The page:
Notes from spring's first big scouting event
Conditions on Sunday were poor; it was cold, below 60 degrees with a lot of cloud cover and a stiff wind, and the fields were still a little damp, meaning that the "track" from home to first was slow. Only one pitcher topped 91 mph on my gun, and the game (a showcase, where each pitcher faced four batters) didn't have much crispness to it. These are early impressions of the 10 best prospects who were there, but bear in mind that for many of the players this was the first real baseball they've played in at least two months.
Jiovanni Mier, SS: Mier was the one legit shortstop prospect in the game; he has a 6 arm, good feel for the position. He transfers well on on ground balls and double plays. At the plate, he has quick hands and good plate overage, although there's not going to be much power there.
Jacob Marisnick, OF: Marisnick has a very fluid swing with good loft; he gets his hands started early and showed a more consistent swing than he did last summer at the Area Code Games. He also showed improved power and looks like he's added some muscle over the past six months. He projects as a corner outfielder with an above-average arm.
Matthew Davidson, 3B: Davidson showed good bat speed and squared the ball up well, with the most consistent power of anyone there. If you had to bet on one position player to hit in the majors, he'd be it. He's a well-below average runner, and he was rough at third base, worse than last summer before AFLAC, so he'll have to address the positional question this spring.
Bryan Berglund, RHP: Berglund's stock has been rising quickly over the past few months among SoCal scouts after a good showing in fall ball. Berglund offers good projection at 6-foot-4, 180 pounds, with a wiry frame. His solid-average fastball is a bat-breaker. He also had one of the best sliders of any pitcher, 80-82 mph with a short, sharp break and good tilt. His changeup was soft, and he's a little stiff through his delivery.
Tyler Skaggs, LHP: Skaggs is a projectable lefty who sat in the upper 80s and touched 91. His curve was slow, 69-74 mph, but he can spin it and got good rotation on the pitch. He has a quick arm, which some scouts feel is critical to snapping off a good curve. He should add velocity when he fills out, as he's listed at 6'4", 180 pounds.
Jonathan Meyer, C/3B/RHP: Meyer is the starting shortstop for Simi Valley High -- a fairly prospect-laden team this year, with catcher Drew Sandler and outfielder Brent Keys also participating on Sunday -- but his pro future is behind the plate, where he showed a quick transfer and plenty of arm strength. He threw off the mound and touched 91 with a decent curveball, although the best thing he showed as a pitcher was his athleticism, getting off the mound quickly to field a dribbler in front of the plate.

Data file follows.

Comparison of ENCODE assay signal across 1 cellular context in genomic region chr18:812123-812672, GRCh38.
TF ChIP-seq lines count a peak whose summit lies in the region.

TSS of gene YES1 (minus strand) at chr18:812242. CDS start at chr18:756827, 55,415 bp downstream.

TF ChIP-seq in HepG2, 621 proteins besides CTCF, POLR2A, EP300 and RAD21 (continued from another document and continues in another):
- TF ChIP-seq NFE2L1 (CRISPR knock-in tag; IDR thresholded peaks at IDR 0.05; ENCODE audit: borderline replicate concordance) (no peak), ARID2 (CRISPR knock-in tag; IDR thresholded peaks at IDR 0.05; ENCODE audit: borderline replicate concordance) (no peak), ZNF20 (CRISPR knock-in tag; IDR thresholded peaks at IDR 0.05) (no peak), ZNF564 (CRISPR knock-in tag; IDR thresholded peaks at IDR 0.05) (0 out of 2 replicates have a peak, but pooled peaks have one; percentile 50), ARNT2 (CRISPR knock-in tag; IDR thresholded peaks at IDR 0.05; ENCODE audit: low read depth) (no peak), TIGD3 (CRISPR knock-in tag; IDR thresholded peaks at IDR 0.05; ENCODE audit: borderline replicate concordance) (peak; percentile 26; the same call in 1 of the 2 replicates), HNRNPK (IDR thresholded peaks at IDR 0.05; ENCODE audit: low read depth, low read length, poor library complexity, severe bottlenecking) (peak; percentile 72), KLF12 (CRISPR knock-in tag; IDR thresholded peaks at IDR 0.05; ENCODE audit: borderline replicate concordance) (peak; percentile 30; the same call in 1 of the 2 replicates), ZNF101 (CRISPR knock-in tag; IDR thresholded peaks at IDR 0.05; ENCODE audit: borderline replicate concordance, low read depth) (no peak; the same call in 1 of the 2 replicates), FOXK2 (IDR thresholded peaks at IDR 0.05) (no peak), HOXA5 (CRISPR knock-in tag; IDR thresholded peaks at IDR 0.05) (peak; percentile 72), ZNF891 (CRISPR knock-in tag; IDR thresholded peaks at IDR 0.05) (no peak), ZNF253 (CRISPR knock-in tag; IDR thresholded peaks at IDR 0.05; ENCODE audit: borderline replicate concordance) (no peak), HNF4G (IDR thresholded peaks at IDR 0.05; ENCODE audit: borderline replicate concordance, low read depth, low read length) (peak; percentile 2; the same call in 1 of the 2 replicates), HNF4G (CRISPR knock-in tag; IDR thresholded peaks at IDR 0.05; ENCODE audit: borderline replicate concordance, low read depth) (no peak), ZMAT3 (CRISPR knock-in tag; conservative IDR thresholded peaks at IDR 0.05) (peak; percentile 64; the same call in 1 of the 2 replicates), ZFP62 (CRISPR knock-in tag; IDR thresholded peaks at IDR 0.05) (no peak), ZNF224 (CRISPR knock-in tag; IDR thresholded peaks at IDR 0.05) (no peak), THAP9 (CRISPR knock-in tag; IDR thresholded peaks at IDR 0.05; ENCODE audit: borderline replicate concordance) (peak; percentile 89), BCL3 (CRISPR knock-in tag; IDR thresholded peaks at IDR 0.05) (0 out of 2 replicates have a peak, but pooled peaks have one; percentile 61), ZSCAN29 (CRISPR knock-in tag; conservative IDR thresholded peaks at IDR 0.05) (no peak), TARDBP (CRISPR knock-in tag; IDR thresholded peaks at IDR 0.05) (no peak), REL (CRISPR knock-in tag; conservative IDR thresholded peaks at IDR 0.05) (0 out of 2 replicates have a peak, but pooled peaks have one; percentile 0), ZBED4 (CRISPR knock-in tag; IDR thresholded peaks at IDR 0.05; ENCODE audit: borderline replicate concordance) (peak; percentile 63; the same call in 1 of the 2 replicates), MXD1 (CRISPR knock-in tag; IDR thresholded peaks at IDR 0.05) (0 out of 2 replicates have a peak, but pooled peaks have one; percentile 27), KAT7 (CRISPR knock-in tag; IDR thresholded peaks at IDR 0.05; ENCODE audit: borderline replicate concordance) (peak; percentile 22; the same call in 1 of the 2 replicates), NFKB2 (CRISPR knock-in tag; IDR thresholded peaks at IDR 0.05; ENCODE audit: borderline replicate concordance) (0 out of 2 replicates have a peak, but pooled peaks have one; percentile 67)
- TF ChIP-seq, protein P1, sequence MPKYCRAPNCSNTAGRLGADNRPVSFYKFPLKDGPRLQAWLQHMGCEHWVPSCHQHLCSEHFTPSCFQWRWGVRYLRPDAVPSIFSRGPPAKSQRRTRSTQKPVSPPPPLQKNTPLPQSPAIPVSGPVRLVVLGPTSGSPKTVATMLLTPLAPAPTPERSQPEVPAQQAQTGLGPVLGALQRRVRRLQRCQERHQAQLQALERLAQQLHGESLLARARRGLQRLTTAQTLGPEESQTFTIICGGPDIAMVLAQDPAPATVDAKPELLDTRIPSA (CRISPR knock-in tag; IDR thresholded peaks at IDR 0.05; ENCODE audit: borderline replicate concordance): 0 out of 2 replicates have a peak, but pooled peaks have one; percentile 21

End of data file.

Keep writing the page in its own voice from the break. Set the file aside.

Matthew Hobgood, rhp: Hobgood showed the most arm strength of any pitcher, touching 94 and sitting 91-92, moving the fastball around well. Hitters reacted late to the pitch, although that may have been because he was throwing a good 4-6 mph harder than the pitcher who preceded him. He showed a very hard downer curveball anywhere from 74 to 80 mph and flashed a change or split-change. He's got a strong, thick build, but started to overthrow as his outing went on.
Austin Wilson, OF: One of two underclassmen in the event, Wilson was probably the best prospect there despite turning 17 yeas old the day before the event. Wilson is around 6-4 and 200+ pounds, with a great baseball body. He showed outstanding power in BP -- hitting a few balls out that he didn't even hit squarely -- although he got jumpier as the round went on and wasn't keeping his weight back. He also showed good arm strength, but his throws in infield practice were all over the place. He's a very likely first-round choice for 2010.
Beau Wright, LHP: Wright didn't have as good a showing as the other players on this list, but the fact that he's out pitching is a bonus considering he took a line drive off his skull in a workout for the AFLAC game last year and missed the rest of the summer. Wright sat 87-90 with some natural cut on most of the fastballs. He threw an inconsistent curve with some two-plane action and flashed a sharp slider in the low 80s. He hides the ball well; hitters clearly didn't see it. His velocity has been better in the past, and he needs to shed some pounds and get into playing shape.
Notes from behind the plate:
• Steven Strasburg has been lights-out in preseason outings for San Diego State, sitting 97-100 in one recent outing with a plus-plus curveball. One scouting director told me that Strasburg's delivery was cleaner and that he was in better shape than when he saw the pitcher last summer.
• Daniel Webb has come out of the gate slowly for Okaloosa-Walton (Fla.) Junior College, after turning down roughly $250,000 from Arizona last year. Webb had a scholarship to Kentucky waiting for him last year, but didn't qualify academically and fell due to signability.
• Left-hander Tyler Matzek, the best prep arm in California this year and one of the best in the country, skipped this event and is only throwing one or two innings per outing right now after taking two months off from throwing. The consensus among scouts and directors to whom I spoke was that, between the temperatures and the fact that he's not fully up to speed yet, Matzek could only hurt his stock.